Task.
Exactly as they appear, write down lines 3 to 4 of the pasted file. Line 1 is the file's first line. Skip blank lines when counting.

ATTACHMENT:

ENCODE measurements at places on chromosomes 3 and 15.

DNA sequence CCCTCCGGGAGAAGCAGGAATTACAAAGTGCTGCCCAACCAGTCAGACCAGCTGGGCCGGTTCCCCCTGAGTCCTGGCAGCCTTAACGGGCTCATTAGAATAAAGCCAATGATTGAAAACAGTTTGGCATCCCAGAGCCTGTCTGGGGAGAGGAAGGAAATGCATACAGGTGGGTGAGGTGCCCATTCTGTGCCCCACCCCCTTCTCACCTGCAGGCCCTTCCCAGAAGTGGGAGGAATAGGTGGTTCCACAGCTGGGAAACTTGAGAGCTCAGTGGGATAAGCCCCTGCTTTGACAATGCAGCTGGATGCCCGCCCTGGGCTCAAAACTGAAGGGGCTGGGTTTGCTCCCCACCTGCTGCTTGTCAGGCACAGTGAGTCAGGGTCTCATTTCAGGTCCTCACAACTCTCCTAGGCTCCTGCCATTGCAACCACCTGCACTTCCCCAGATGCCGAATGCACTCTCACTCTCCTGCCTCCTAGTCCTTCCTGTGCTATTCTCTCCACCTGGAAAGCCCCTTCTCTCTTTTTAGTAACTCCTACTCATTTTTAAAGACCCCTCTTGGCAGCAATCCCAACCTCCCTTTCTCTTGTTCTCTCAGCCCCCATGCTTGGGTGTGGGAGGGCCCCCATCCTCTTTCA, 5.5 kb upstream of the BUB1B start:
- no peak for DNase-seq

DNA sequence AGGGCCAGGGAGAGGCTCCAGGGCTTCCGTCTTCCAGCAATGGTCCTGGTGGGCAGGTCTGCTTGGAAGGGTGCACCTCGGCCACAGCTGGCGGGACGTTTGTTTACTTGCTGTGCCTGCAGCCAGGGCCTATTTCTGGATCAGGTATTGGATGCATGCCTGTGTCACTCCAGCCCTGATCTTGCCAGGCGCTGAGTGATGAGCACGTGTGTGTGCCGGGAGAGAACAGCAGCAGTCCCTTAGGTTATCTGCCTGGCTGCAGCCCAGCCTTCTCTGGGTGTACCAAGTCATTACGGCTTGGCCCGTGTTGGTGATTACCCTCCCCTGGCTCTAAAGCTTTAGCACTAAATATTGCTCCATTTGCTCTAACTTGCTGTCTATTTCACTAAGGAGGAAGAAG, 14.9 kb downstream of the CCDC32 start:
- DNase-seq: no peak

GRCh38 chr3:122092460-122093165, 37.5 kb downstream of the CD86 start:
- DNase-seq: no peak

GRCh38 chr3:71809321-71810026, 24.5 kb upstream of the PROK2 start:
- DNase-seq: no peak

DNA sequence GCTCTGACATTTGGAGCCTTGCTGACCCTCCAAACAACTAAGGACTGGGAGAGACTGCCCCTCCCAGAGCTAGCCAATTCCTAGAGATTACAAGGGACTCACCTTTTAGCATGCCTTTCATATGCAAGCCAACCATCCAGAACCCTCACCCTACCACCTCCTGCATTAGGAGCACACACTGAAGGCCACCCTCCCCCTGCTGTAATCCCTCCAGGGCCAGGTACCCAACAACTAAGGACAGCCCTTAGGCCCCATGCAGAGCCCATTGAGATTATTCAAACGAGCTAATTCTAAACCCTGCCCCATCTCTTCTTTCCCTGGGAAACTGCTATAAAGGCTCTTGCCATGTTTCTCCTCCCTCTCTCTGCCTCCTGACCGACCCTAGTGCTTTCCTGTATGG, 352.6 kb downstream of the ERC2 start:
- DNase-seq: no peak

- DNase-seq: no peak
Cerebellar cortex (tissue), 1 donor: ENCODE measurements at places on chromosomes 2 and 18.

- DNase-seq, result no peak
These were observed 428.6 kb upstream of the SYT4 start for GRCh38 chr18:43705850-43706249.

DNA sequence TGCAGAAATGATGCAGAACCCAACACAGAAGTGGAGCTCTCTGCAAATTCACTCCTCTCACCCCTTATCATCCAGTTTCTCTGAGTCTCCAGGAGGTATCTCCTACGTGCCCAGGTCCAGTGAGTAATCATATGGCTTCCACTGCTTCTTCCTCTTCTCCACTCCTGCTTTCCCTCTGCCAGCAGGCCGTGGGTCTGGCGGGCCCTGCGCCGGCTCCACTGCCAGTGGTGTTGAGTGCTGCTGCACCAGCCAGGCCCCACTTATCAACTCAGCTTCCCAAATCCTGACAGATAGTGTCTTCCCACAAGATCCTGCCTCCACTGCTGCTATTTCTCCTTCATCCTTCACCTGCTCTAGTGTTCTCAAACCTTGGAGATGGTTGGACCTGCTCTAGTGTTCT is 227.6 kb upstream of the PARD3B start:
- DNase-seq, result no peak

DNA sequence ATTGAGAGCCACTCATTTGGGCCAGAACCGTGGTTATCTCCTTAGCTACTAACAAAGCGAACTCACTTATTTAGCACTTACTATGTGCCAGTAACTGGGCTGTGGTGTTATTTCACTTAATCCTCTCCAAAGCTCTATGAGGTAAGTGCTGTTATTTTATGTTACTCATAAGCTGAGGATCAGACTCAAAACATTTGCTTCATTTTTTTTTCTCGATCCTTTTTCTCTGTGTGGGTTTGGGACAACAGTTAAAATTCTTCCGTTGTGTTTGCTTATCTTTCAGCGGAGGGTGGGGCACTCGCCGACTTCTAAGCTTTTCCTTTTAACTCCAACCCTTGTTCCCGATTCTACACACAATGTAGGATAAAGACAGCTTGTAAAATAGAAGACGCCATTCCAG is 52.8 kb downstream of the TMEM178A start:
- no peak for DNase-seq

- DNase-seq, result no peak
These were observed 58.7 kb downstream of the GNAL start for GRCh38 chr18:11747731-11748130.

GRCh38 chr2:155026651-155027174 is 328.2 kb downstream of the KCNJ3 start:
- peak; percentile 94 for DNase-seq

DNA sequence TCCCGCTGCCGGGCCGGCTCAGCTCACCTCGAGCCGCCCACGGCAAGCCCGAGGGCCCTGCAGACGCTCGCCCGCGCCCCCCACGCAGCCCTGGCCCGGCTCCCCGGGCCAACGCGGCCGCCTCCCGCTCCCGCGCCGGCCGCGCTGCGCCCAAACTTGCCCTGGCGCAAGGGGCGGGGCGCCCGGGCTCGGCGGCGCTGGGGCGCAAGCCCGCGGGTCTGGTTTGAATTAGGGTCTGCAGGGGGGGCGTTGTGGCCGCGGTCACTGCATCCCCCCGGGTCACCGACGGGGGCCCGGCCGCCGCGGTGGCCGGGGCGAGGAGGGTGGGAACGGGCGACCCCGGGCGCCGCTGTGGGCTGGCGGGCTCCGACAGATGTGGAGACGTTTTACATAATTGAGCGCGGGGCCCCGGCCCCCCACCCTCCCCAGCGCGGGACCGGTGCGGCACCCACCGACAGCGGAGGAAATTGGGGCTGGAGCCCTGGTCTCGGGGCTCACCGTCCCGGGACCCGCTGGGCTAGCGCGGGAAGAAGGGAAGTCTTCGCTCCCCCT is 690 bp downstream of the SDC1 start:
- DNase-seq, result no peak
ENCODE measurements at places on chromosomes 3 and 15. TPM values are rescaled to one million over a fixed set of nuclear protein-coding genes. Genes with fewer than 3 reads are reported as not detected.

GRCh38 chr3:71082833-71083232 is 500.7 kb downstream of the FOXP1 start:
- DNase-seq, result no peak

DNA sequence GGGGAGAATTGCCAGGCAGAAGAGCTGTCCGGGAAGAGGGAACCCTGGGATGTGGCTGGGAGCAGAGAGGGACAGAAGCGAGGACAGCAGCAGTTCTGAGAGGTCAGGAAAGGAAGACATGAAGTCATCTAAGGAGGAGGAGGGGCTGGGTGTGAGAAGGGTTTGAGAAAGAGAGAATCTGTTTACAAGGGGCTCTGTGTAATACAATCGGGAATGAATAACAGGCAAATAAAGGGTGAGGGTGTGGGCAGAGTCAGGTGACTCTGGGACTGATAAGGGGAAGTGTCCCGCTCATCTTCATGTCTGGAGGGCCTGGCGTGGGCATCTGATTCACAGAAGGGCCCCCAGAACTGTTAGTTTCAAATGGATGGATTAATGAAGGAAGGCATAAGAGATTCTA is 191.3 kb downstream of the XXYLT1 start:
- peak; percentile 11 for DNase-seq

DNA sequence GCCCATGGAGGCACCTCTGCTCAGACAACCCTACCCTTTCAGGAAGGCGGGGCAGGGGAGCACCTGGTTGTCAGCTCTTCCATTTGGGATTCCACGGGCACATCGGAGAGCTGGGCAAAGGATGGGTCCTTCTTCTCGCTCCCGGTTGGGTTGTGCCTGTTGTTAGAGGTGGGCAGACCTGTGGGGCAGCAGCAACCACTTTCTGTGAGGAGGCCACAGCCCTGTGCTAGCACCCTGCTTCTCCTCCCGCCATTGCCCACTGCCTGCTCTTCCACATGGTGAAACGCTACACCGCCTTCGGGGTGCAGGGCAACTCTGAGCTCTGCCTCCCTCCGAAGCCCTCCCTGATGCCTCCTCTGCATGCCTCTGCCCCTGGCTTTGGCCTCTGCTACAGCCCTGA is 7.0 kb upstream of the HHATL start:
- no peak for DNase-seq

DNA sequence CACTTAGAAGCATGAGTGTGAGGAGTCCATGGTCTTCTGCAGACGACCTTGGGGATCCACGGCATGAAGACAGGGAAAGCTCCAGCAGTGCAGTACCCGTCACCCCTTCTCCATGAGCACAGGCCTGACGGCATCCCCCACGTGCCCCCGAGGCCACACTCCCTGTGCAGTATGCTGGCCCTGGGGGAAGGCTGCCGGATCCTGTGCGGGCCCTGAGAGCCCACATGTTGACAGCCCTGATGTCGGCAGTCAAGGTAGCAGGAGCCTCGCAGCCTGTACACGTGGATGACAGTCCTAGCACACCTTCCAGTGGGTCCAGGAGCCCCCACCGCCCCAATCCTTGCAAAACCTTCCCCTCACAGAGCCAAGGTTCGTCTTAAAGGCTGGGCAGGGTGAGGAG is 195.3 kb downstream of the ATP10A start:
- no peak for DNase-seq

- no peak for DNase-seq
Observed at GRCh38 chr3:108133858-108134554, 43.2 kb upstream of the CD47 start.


- no peak for DNase-seq

DNA sequence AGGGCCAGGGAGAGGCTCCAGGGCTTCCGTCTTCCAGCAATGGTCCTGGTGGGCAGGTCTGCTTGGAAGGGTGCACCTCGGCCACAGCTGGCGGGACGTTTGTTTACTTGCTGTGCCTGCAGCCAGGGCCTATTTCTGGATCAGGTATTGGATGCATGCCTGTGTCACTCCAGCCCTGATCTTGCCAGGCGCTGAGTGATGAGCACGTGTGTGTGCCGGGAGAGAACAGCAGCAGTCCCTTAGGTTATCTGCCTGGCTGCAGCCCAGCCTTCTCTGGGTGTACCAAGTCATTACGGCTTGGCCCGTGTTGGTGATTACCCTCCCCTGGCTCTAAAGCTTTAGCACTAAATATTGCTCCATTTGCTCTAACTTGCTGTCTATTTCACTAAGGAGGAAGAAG, 14.9 kb downstream of the CCDC32 start: